Conservative religionists hate being portrayed as idiotic rubes by elitist liberals, but don't hesitate to paint readers of The Da Vinci Code in a questionable, biased light. The premise of this blog by Jeremy Lott at GetReligion is that readers of The Da Vinci Code are too stupid to tell fact from fiction, and are rude graverobbers to boot.
The evidence for this prejudice? A Telegraph story that describes the work of mere vandals and treasure seekers looking to get rich, not the deeds of typical fans of Dan Brown's novel. And a link to an article by Amy Welborn to make the point that Code fans take "Dan Brown's tongue-in-cheek claims to historical accuracy just a little too seriously."
I suspect most Code fans are quite able to distinguish fact from fiction. Suggesting otherwise as Welborn and Lott do is simply irresponsible. The issue is not the stupidity of Code readers, but the validity of the controversial historical theories advanced within the context of a fictional novel. Such theories suggest that Jesus "married" Mary Magdelene and sired a child, a belief that some believe is incompatible with traditional belief in the divinity of Christ.
Dan Brown writes in the FAQ on his website, "it is my belief that the theories discussed by these characters have merit." This is hardly a tongue-in-cheek claim, not should it be dismissed out of hand. Many scholars and religious folks believe there is much truth to such theories, or at least that they are at least as worthy of belief as the opposing theories of the orthodox. Conservative religionists may disagree with the theories expounded in the novel, but disagreeing with conservative historians hardly makes one an imbecile incapable of critical thinking.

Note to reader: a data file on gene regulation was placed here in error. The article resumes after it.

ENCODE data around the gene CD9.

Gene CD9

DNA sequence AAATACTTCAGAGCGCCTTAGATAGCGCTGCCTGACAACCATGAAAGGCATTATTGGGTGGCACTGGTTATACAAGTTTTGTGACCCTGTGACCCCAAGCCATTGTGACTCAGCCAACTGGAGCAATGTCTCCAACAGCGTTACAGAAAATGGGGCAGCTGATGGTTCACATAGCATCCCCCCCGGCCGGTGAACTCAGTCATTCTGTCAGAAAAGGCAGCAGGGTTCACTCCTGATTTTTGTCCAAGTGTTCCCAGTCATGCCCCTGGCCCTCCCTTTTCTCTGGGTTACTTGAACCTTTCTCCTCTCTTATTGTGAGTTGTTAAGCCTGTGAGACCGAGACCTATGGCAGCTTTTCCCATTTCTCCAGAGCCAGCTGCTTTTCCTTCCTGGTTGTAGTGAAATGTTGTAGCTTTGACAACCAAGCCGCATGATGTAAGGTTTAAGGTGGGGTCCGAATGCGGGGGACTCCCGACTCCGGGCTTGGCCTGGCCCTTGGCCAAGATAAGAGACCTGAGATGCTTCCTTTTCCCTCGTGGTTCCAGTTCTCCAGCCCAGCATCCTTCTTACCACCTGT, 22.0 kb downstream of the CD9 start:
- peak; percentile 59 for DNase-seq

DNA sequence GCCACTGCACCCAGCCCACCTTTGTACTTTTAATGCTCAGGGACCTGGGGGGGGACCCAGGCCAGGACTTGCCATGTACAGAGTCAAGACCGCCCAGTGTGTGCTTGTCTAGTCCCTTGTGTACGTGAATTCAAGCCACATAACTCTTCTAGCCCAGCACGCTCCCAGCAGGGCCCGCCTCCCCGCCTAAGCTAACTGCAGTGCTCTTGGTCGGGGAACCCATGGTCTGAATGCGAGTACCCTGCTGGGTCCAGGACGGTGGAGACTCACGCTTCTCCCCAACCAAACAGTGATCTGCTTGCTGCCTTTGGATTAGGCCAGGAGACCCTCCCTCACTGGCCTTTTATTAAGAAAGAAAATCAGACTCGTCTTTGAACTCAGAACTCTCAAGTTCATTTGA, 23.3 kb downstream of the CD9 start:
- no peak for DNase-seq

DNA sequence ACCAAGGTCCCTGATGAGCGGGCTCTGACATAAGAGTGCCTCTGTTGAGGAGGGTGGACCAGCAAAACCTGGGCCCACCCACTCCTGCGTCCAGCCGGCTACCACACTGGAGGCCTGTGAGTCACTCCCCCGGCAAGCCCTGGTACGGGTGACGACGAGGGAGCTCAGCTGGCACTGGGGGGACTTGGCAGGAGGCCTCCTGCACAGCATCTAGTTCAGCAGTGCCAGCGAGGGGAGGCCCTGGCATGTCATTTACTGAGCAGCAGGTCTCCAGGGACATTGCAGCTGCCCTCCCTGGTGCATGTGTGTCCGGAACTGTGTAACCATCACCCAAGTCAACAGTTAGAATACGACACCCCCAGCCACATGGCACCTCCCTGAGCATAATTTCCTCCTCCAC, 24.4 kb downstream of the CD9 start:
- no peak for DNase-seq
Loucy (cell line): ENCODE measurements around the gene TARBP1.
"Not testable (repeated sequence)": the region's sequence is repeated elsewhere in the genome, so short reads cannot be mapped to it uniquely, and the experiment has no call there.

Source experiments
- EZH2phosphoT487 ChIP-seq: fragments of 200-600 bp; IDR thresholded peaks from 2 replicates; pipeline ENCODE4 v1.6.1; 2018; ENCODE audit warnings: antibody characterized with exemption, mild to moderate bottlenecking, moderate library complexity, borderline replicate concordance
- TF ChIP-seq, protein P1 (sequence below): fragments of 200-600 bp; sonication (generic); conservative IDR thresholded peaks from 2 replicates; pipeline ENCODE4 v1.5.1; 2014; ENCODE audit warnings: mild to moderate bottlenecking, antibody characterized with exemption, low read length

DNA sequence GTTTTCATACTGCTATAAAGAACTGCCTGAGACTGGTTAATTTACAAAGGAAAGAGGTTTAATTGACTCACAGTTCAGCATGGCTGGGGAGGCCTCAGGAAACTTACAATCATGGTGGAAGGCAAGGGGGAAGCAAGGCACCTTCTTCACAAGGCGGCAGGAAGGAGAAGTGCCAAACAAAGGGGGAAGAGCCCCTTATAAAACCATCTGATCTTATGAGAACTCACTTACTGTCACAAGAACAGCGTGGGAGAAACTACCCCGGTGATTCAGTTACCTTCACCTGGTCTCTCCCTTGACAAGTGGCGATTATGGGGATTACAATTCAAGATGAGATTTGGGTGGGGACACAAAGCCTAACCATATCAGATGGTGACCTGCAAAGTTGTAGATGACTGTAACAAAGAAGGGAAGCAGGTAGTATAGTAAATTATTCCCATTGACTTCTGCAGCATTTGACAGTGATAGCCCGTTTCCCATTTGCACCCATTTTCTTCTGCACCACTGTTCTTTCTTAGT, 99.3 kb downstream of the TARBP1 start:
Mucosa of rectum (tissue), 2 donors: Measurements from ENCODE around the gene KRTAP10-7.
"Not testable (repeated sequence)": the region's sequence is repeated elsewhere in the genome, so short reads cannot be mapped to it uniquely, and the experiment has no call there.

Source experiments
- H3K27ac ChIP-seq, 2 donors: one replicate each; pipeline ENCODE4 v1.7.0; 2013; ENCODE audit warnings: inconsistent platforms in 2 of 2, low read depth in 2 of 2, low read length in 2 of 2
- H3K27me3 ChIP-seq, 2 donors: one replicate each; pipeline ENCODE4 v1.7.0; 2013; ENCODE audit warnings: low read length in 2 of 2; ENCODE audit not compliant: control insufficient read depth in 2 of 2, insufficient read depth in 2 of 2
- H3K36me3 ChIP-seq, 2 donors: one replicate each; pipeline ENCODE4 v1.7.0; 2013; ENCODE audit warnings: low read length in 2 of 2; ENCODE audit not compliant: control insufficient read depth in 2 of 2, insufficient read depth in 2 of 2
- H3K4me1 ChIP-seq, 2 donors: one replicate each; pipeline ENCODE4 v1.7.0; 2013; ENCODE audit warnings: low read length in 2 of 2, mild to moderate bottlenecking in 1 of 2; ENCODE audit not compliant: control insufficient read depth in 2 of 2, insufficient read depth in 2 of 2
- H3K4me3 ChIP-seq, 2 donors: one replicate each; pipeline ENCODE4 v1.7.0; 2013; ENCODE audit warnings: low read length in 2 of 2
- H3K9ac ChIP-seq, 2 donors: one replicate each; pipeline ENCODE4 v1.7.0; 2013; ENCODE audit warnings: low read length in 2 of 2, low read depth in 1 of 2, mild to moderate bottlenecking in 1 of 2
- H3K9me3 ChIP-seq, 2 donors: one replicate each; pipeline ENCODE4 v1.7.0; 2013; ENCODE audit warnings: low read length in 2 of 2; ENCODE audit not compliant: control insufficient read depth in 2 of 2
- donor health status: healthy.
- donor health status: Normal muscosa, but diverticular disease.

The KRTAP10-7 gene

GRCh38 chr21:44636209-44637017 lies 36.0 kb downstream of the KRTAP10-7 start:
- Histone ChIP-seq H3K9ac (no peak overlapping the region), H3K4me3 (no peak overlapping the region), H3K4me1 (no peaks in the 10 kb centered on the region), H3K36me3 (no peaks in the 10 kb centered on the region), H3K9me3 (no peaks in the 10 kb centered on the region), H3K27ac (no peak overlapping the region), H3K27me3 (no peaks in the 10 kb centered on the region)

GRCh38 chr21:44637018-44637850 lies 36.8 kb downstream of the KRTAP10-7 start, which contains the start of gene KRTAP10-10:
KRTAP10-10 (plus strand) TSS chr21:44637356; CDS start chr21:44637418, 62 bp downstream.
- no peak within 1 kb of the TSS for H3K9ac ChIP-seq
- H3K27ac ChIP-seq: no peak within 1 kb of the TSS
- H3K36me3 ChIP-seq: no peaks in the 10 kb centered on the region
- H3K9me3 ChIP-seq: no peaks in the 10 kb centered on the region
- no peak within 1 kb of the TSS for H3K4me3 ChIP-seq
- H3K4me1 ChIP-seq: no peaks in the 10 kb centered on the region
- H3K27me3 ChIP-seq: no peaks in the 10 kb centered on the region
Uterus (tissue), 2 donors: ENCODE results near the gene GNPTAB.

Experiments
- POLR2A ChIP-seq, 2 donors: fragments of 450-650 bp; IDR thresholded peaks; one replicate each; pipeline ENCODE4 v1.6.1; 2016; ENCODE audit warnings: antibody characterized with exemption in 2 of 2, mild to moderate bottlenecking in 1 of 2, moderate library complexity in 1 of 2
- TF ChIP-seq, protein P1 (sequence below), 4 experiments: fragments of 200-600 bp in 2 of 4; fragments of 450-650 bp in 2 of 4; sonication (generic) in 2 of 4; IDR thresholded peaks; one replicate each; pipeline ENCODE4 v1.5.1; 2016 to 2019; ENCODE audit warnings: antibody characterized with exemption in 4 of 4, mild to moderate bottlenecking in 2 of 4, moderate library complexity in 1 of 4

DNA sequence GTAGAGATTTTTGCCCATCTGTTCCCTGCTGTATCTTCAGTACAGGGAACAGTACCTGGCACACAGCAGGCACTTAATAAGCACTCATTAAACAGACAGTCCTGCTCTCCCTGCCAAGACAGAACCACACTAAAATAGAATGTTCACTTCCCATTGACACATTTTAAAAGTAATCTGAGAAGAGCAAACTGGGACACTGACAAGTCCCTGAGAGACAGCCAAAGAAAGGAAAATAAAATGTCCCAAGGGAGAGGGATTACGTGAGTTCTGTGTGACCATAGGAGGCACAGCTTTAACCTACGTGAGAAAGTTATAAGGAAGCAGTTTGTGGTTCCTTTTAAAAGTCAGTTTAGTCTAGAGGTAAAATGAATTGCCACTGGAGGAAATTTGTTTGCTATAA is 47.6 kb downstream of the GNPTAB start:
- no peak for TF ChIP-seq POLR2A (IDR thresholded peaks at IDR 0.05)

Rather than portraying fans of the Code as idiots, the media would do well to investigate the merits behind the theories expounded by the novel's scholarly characters. Dan Brown writes: "Two thousand years ago, we lived in a world of Gods and Goddesses. Today, we live in a world solely of Gods. Women in most cultures have been stripped of their spiritual power. The novel touches on questions of how and why this shift occurred ... and on what lessons we might learn from it regarding our future."
It's easy for conservative religionists to focus on allegations that Dan Brown's book drops the ball on some historical details, but this is a diversionary tactic. Conservatives do not want to address the overarching factual basis behind the Code's historiography: in the past 2,000 years, there has been a major shift of religious paradigm. The previous paradigm was matriarchal and included worship of the Sacred Feminine (and it is also hailed by the gay spirituality movement as an era when same-sex expression was accepted, and folks who today would be called gay were hailed as spiritual leaders). When the characters in Dan Brown's novel talk about the decline of the Sacred Feminine in the West, they get that much of the historiography of religious evolution absolutely correct.